WIMBLEDON, Great Britain -- Another top seed has fallen in the early rounds of Wimbledon, as former Top 10 player Ekaterina Makarova of Russia eked past No.2 seed Caroline Wozniacki of Denmark, 6-4, 1-6, 7-5 in the second round on Wednesday. Wozniacki's loss means Simona Halep will remain World No.1 after Wimbledon.
"It was quite good emotions, and I’m so happy," Makarova said, in her post-match press conference. "It was very difficult, Caroline is a very difficult opponent, and every time we play against each other, it’s very tough matches, most of them three sets."
Reigning Australian Open champion Wozniacki won their first seven meetings between 2008 and 2014, but they had played just once in the last four years, and Makarova prevailed in that encounter, in the second round of the US Open last year. For the second straight meeting, the Russian ended Wozniacki's hopes of taking home a Grand Slam title in the second round.
"We played at the US Open, second round, and I beat her there for the first time, after seven losses," said Makarova. "I tried to replay that match and to understand what was working very good for me in that match, and it worked today again. These kind of shots which I played, they were working very good."
Former World No.8 Makarova had seven aces in the match, and survived a second-set fightback by the current World No.2 to outlast Wozniacki in two hours and nine minutes, despite winning fewer points than her opponent during the tilt.
Makarova, who is also co-ranked World No.1 in doubles with her usual partner Elena Vesnina, will now face another unseeded player in the third round, Czech Lucie Safarova, who took out No.32 seed and 2012 Wimbledon finalist Agnieszka Radwanska earlier on Wednesday. Safarova leads the head-to-head with Makarova by 4-1, and the Czech beat the Russian in the 2014 Wimbledon quarterfinals.
Makarova got off to a flying start, winning eight of the first nine points en route to a quick 2-0 lead. The Russian left-hander attacked with her punishing backhand to jump to triple break point on Wozniacki’s serve at 3-1, and though the Dane saved those three, as well as a fourth, Makarova broke serve again on her fifth chance to lead 4-1.
Wozniacki found her way into the match near the latter stages of the set, reaching a break point at 5-2 by chasing down a dropshot and returning it with a dropshot winner of her own, then claiming one break of serve back after a Makarova backhand flew long. The Dane quickly held at love for 5-4, putting pressure on Makarova to close out the set.
But the Russian came through in the next game, clinching the one-set lead with a forehand passing shot down the line for a clean winner. Makarova won 75 percent of points on her first serve during the opening frame, and claimed two-thirds of points at net.
Wozniacki’s improving play, though, stuck around in the second set, which she dominated. After a quick hold in the opening game, the No.2 seed broke Makarova for 2-0 after the Russian unleashed a plethora of errors. Makarova squandered a game point in her next service game with a dropshot attempt that found the net, and hit two straight forehand miscues from deuce to fall behind 4-0.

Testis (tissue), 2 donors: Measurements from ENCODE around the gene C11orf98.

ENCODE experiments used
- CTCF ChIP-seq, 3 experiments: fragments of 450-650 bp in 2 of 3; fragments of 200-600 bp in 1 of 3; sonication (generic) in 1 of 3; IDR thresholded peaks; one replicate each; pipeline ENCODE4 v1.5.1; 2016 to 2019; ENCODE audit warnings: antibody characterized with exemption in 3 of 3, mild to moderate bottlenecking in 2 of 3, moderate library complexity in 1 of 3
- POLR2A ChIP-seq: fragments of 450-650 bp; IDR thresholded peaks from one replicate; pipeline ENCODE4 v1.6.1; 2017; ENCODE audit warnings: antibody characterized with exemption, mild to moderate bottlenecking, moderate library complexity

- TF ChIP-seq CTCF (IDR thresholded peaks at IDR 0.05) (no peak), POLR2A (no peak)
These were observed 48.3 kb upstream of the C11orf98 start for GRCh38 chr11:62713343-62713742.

Makarova reclaimed the rhythm on her serve and forehand to hold for 5-1, but Wozniacki was zoning, and held at love with a backhand winner to tie the match at one set apiece. Wozniacki won 87 percent of points on her first serve in the second set, while Makarova had 12 unforced errors, six times more than Wozniacki’s two.
But Makarova was determined to turn the tide in the decider, and used her versatile forehand, both crosscourt and down the line, to break Wozniacki and lead 3-1. The 2nd seed found herself in danger once more in her next service game, and Makarova broke again for 5-1 behind a backhand crosscourt winner.
Wozniacki steeled herself despite facing a huge deficit, and broke Makarova as the Russian served for the match at 5-1. Makarova, however, seemed to cruise through her next service game, reaching triple match point at 5-3 after a long service return by Wozniacki.
But the Dane pressured Makarova into ceding all three of those chances, and they reached deuce. Makarova claimed a fourth match point via a backhand winner down the line, but from there, two straight errors and a double fault led to a second straight break of serve. Wozniacki then held at love for 5-5, and it was a new match.
Makarova somehow composed herself, surviving a long service game to hold for 6-5 with another backhand winner down the line, and put Wozniacki near defeat once more. Here, the Dane faltered, and mistakes led to three more match points for Makarova. Wozniacki saved one with an ace, but, on her sixth match point overall, Makarova pummeled a backhand winner for a stunning victory.
"[Wozniacki is] kind of a player who is fighting until the end, no matter which score, and she never will miss," Makarova stated. "So I knew that I’d need to make a winner on the match point, and maybe at that moment, I was a little bit hurried up. I wanted so much to be aggressive as soon as possible, and it was not a lot of first serves [for me]."
"But then at 5-5, I said to myself, ‘Okay, calm down, start over,’ and it worked," the Russian continued. "I was so quiet, and tried not to think ‘What was the score now?’ And just point by point, finally it finished my way."